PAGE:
Will Christie’s school-turnaround strategy start to show results?
Much of Cerf’s and the Christie administration’s education agenda has focused on the very lowest-performing public schools, most of them in large urban districts like Newark and Camden.
Under its plan, the administration has placed new demands on these schools, in some cases closed and reopened them altogether, and created new Regional Achievement Centers throughout the state with the express purpose of helping them improve.
In Newark, a great deal rides on the stewardship of its Christie-appointed superintendent, Cami Anderson, and her reforms in about a dozen of the weakest schools so far, including new principals and overhauls of their faculties.
An even bigger test may come in Camden, where three-quarters of all its schools fall into the bottom 5 percent statewide in terms of student achievement. Cerf has given the district an ultimatum to begin to hit specific benchmarks or else.
The “or else” may come in 2013, with Cerf saying strong state intervention and even state takeover is not out of the question. Even short of that, however, one of the options under the new RACs is to close schools or replace principals and teachers.
Of course, the question always comes back to whether any of these schools have had enough time under new leadership or other strategies to improve. It’s an argument posed to this administration when it moves against struggling schools only starting to turn around. Now the administration may have to answer with its own reforms in place.
Is the state Department of Education up to the task?
The linchpin of all of these questions is the state Department of Education’s ability to provide the assistance, continue the monitoring, and oversee the testing and other assessments that will be central to its ambitious agenda.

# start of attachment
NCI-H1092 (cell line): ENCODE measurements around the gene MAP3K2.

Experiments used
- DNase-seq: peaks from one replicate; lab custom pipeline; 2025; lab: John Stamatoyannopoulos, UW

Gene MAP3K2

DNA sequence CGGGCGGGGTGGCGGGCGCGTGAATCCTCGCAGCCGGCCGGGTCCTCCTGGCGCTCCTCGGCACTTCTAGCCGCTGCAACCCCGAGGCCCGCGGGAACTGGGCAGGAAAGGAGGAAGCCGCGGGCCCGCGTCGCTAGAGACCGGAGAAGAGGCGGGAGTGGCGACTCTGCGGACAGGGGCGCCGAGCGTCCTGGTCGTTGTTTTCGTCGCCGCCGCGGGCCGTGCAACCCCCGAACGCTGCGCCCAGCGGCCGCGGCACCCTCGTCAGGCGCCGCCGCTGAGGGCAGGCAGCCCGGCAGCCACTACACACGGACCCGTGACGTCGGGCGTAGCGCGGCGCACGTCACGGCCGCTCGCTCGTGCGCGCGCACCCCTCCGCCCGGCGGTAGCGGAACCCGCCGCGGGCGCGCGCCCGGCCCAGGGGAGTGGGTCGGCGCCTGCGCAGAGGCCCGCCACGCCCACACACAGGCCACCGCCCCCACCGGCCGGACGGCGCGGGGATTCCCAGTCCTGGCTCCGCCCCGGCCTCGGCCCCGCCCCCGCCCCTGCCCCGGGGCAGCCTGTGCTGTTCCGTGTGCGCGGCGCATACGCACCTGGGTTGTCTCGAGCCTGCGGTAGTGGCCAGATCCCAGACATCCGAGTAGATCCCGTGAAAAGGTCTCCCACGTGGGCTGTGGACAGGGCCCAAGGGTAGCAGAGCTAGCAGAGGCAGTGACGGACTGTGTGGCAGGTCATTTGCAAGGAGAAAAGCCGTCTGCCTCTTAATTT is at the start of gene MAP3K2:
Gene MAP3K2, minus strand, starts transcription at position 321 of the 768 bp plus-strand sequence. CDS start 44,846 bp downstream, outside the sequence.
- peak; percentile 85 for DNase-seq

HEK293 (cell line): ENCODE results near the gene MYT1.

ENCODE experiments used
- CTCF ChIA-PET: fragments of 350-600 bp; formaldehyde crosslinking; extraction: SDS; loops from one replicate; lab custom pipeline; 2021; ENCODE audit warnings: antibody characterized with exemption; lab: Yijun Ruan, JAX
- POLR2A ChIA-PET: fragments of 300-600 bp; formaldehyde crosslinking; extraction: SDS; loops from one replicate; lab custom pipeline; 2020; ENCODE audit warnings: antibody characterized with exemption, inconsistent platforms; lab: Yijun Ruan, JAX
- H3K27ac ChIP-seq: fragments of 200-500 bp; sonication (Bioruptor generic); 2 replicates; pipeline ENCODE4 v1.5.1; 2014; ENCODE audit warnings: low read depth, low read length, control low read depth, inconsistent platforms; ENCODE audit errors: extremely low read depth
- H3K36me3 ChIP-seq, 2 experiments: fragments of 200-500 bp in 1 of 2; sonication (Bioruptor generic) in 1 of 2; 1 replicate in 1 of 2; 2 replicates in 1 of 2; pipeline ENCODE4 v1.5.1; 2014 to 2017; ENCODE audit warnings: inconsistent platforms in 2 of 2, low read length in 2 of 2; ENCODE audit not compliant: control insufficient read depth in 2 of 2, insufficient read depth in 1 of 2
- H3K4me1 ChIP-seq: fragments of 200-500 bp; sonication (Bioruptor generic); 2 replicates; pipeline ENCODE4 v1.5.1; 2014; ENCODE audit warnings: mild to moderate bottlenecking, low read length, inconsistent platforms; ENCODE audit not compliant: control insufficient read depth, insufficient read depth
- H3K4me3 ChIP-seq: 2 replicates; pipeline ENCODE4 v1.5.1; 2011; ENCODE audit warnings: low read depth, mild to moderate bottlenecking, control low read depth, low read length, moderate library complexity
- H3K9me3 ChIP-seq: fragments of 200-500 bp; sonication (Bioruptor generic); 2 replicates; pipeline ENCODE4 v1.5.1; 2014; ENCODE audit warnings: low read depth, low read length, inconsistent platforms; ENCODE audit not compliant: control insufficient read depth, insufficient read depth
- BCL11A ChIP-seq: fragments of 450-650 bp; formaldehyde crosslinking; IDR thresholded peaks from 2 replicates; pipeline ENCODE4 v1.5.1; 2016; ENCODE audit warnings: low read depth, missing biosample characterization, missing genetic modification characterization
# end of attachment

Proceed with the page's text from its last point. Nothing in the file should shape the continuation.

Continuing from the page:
Cerf has completed a significant reorganization of the department with the aim of streamlining and repurposing its far-reaching functions, bringing in a host of new assistant commissioners and directors to lead the effort. The creation of the seven new RACs in itself was a major undertaking, reassigning dozens of staff to the new field positions.
But the department is still as short on resources as it ever has been, and it has relied increasingly on outside funds to provide help with organizational work. The legislature last year even rejected funding for the new RACs, forcing the department to find the money elsewhere in its budget.
Some has come from the federal Race to the Top competition, but other funding has come from organizations like the Ely and Edythe Broad Foundation, sparking debate as to how much say these outside groups should have over public policy.
Even without new strategies, the department’s plate is full. The implementation new assessments and curricula under the national Common Core State Standards would be a heavy lift for even the most robust agencies. The state’s charter school office is almost back to full strength, but it too is being asked to do more.
And these are just a few of the topics and questions to be addressed in the coming year. School funding is always an issue, especially with the state facing its own fiscal cliff — or at least a very steep slope. In the past month, school security has horrifyingly come back to the fore as well. And more specific topics are sure to rear their heads about school construction and special education, since the Legislature has turned its eye to how to better help students with disabilities.
For all these issues, and for the state and the public schools it serves, the biggest question for the DOE may continue to be a familiar one: can it do more with less?